The study, titled ?Philippines: Fostering More Inclusive Growth,? said economic benefits had failed to trickle down to the poor because of lack of investments in social services (like health and education), unbalanced patterns of development among the regions, and unequal access to public services.

?The main problem has been that the sector that employs the bulk of low-skilled workers (agriculture) has been growing more slowly than the other sectors, while the sectors that have been contributing most to the acceleration of GDP growth (mostly manufacturing) have been very capital-intensive and have not generated many low-skill jobs,? the study said.

It suggested two strategies to make the poor feel the impact of development. One is to create more jobs by attracting more businesses, which in turn require a better investment climate and infrastructure. The other is to improve labor skills to meet the needs of investors.

At the midyear briefing, the economic team said growth must be sustained at 7 percent for the people to feel the benefits.

People?s priorities

Although people in general?and their leaders in particular have an innate sense of what are important in the overall scheme of things, what the people identify as their priority programs do not necessarily coincide with government priorities because other factors come into play, like allocating insufficient funds among, say, food, classrooms, wage increases, health care, disaster relief, or fighting the insurgency in Mindanao.

SWS asked the people to choose up to three issues ?for the new President to focus on? from a list of 20 ?that had been culled from promises made by presidential candidates? in the last elections.

?Livelihood (programang pangkabuhayan) clearly topped the people?s agenda for the attention of President Aquino, according to a report from the June 25-28, 2010, Social Weather Survey,? SWS said.

?The 43 percent who chose livelihood programs were far more than the 32.6 percent who said ?jobs? (hanapbuhay) and the 32.5 percent who said ?prices of basic commodities,?? SWS said.

It?s the economy!

SWS added: ?Note that the first three issues of livelihood, jobs and inflation all concern economic well-being. The next three issues, each with roughly 25 percent, were ?helping farmers,? ?prices of medicines,? and ?graft and corruption.? Thus graft and corruption is, at best, tied for fourth place in the people?s priorities.?

(For perspective, the top three issues rated by respondents have always concerned the economy, in one way or another?livelihood, jobs, employment, prices, inflation, or some such. That was consistently shown in SWS surveys since its fledgling years, when San Miguel Corp. had responded immediately to its urgent appeal with a corporate social responsibility grant to help it sustain its work.)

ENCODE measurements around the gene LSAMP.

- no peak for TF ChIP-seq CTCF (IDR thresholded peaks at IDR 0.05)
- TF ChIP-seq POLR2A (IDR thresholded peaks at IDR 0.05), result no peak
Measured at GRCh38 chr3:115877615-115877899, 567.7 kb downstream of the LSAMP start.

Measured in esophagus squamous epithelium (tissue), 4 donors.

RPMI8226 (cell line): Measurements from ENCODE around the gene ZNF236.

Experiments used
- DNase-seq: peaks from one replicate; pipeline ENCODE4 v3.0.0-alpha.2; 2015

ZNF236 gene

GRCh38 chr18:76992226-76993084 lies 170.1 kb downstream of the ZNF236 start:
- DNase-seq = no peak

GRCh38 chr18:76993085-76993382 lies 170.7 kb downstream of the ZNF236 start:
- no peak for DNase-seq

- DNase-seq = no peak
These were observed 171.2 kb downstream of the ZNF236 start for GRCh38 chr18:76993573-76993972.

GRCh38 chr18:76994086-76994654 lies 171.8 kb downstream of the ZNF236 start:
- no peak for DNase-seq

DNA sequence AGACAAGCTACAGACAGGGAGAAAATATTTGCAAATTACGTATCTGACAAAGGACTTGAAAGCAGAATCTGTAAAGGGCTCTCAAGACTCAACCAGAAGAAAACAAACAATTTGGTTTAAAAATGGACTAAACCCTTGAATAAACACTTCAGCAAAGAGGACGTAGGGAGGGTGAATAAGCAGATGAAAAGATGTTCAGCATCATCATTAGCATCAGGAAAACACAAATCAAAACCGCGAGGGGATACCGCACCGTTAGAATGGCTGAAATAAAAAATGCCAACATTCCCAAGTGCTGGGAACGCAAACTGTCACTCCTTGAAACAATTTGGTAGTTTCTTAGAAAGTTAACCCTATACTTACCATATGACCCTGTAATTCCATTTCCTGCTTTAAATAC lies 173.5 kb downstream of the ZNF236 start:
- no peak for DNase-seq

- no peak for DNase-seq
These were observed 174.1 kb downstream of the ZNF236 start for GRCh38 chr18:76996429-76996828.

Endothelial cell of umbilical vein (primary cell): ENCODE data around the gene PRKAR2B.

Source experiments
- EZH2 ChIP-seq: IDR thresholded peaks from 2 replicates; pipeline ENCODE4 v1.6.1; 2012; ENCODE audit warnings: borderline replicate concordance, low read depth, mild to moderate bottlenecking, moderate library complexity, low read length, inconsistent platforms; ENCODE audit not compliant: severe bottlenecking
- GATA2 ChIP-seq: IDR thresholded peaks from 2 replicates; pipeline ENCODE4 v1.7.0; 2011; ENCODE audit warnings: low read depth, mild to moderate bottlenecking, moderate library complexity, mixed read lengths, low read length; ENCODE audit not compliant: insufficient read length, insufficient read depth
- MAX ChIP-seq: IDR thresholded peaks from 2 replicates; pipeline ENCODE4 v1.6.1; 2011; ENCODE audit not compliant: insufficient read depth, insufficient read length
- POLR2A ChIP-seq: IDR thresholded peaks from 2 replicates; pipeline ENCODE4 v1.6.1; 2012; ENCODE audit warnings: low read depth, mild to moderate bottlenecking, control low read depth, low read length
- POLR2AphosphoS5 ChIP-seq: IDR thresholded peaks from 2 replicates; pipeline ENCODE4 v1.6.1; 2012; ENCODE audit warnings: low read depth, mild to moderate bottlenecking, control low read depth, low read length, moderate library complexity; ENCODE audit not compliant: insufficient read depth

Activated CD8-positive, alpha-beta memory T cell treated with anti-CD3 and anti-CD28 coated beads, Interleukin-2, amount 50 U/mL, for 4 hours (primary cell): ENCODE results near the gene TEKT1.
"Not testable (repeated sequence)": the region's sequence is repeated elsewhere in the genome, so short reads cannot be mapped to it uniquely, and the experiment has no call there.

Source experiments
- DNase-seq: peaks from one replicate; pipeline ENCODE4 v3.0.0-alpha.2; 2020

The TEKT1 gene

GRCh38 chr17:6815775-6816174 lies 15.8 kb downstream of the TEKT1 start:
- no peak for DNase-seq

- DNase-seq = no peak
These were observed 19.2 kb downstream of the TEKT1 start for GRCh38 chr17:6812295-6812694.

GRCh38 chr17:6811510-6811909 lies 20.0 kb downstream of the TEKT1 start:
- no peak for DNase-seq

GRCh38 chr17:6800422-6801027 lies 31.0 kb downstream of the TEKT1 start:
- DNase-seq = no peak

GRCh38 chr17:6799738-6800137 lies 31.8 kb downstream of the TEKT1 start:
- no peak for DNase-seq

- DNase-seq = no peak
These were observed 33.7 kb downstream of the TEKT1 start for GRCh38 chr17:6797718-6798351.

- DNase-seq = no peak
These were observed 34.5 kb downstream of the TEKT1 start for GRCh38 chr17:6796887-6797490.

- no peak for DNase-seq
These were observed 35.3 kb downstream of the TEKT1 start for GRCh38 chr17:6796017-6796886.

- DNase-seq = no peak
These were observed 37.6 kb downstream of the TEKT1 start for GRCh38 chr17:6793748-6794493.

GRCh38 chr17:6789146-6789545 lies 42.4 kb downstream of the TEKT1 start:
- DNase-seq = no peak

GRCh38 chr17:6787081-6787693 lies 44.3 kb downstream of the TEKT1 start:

The national budget for 2011 will be the first detailed look that the people will get of this new presidency?s road map to the future and blueprint for development.

Making it work

The national budget is perhaps the most striking example of the democratic process and its system of checks and balances, although the budget as passed is generally what the administration submitted, signaling an era of cooperation between the executive and legislative branches. The executive branch proposes, and the legislature, wielding the power of the purse, disposes.

Then the executive, now armed with the resources it needs, implements programs for the people?s welfare. And finally the people, the true sovereign in a democracy, render judgment on their elected representatives in the next election.

That?s the general idea. Making it work is the hard part. And that explains why people look for an economic blueprint, a road map of sorts?a statement of vision, mission and objectives?which they can use as a yardstick for judging government performance when the day of reckoning comes.

When the people sent Sen. Benigno S. Aquino III to Malacaang last May, they expressed both a moral and physical yearning?a thirst for justice and a hope for a better life.

They have done that and more: they have crafted for him a road map, a statement of their fondest hopes and dreams, as they embark on the first year of a journey of some two thousand days with him.

(The author is chief executive of a think tank specializing in transforming social, political, cultural and technological trends into public policy and business strategy. Comments are welcome at Marbella International Business Consultancy, e-mail mibc2006@gmail.com.)